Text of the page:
Can social safety nets protect public health? The effect of India's workfare and foodgrain subsidy programmes on anaemia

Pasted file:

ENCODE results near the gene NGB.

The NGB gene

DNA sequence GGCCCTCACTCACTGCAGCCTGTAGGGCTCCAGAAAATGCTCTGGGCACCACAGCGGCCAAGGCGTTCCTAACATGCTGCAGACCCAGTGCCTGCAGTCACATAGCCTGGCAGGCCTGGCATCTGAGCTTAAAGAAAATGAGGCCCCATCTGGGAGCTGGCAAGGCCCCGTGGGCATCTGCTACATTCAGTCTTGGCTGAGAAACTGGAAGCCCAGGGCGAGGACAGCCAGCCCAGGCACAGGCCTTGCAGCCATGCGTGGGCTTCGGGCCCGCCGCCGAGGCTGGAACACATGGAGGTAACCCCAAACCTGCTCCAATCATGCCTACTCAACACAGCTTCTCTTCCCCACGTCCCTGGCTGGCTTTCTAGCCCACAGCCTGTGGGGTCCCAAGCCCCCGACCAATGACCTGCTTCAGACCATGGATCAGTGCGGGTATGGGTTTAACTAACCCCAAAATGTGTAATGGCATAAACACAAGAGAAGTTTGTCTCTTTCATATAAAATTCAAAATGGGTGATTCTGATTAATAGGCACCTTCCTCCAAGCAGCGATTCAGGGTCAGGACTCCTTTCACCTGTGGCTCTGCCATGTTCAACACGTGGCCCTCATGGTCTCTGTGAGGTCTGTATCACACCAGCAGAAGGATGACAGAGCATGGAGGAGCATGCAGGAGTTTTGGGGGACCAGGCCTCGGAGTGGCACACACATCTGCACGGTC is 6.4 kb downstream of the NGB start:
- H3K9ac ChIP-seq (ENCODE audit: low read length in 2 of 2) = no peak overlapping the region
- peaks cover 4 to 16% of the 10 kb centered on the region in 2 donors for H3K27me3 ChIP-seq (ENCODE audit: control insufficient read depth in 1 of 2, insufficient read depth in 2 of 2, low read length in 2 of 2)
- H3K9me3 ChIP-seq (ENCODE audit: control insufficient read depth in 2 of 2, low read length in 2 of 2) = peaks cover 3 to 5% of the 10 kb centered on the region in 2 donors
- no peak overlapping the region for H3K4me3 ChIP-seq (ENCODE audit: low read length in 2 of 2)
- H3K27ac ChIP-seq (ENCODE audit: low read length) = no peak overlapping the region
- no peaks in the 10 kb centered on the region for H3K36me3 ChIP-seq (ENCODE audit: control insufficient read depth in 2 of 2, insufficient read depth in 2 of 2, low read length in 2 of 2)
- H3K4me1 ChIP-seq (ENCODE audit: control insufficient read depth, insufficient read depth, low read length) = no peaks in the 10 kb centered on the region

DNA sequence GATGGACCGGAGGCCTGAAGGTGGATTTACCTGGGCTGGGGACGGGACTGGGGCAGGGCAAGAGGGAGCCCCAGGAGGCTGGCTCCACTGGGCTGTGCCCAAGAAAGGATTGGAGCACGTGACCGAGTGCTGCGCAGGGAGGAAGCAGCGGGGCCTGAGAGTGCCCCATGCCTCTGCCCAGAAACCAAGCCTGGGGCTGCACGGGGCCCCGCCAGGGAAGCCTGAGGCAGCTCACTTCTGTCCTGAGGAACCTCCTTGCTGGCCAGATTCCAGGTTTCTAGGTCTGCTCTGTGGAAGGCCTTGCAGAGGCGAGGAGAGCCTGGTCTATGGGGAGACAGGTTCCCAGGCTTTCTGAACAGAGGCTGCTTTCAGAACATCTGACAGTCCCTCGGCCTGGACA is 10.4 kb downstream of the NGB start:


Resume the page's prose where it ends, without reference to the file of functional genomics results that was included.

Can large-scale social safety nets be nutrition sensitive even if they do not explicitly incorporate health and nutrition as programmatic goals? This paper focuses on the consequences of a countrywide guaranteed workfare programme (MGNREGA) and subsidised food distribution scheme (PDS) in India for the prevalence of anaemia, examining whether individuals in districts with a broader reach of these mega-programmes are less likely to be anaemic. Using an Instrumental Variable (IV) approach to address the endogeneity of programme scale, find that an individual residing in a district where the programmes have broader reach is less likely to suffer from all forms of anaemia and has a lower haemoglobin deficit from the benchmark suggested by the World Health Organisation (WHO) - ranging between 0.91 to 6.2 percentage points for a 10 percentage point expansion in programme scale. While the PDS seems to be more effective in reducing the incidence of mild anaemia than moderate or severe anaemia, while the strength of effects for MGNREGA seem to be the least for mild. These are catch-all effects that represent partial and general equilibrium impacts through multiple pathways. Programme interaction effects suggest the MGNREGA and PDS may be substitutes - associated improvements in anaemia for regions with higher PDS access (MGNREGA participation) are more pronounced when the scale of MGNREGA participation (PDS access) is low. There exist nonlinearities in these relationships, with the efficacy of both programmes varying across scales of implementation.